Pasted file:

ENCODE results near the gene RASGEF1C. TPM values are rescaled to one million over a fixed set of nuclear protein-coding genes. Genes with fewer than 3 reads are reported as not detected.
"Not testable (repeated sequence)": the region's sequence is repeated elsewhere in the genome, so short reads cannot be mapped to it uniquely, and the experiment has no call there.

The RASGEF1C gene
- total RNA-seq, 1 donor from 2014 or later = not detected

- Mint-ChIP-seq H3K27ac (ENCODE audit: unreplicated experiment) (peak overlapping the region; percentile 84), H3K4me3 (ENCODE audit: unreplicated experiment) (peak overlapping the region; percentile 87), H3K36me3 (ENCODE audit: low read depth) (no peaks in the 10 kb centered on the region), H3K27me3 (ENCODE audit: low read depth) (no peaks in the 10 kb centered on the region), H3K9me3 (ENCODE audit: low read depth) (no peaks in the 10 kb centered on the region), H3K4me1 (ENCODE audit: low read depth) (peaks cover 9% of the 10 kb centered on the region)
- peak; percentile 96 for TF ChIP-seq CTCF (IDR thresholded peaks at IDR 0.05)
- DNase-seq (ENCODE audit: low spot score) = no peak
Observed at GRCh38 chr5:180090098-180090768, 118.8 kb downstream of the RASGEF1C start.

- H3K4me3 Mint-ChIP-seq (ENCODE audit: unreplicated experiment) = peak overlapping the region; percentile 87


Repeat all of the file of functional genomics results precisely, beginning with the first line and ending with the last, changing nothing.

ENCODE results near the gene RASGEF1C. TPM values are rescaled to one million over a fixed set of nuclear protein-coding genes. Genes with fewer than 3 reads are reported as not detected.
"Not testable (repeated sequence)": the region's sequence is repeated elsewhere in the genome, so short reads cannot be mapped to it uniquely, and the experiment has no call there.

The RASGEF1C gene
- total RNA-seq, 1 donor from 2014 or later = not detected

- Mint-ChIP-seq H3K27ac (ENCODE audit: unreplicated experiment) (peak overlapping the region; percentile 84), H3K4me3 (ENCODE audit: unreplicated experiment) (peak overlapping the region; percentile 87), H3K36me3 (ENCODE audit: low read depth) (no peaks in the 10 kb centered on the region), H3K27me3 (ENCODE audit: low read depth) (no peaks in the 10 kb centered on the region), H3K9me3 (ENCODE audit: low read depth) (no peaks in the 10 kb centered on the region), H3K4me1 (ENCODE audit: low read depth) (peaks cover 9% of the 10 kb centered on the region)
- peak; percentile 96 for TF ChIP-seq CTCF (IDR thresholded peaks at IDR 0.05)
- DNase-seq (ENCODE audit: low spot score) = no peak
Observed at GRCh38 chr5:180090098-180090768, 118.8 kb downstream of the RASGEF1C start.

- H3K4me3 Mint-ChIP-seq (ENCODE audit: unreplicated experiment) = peak overlapping the region; percentile 87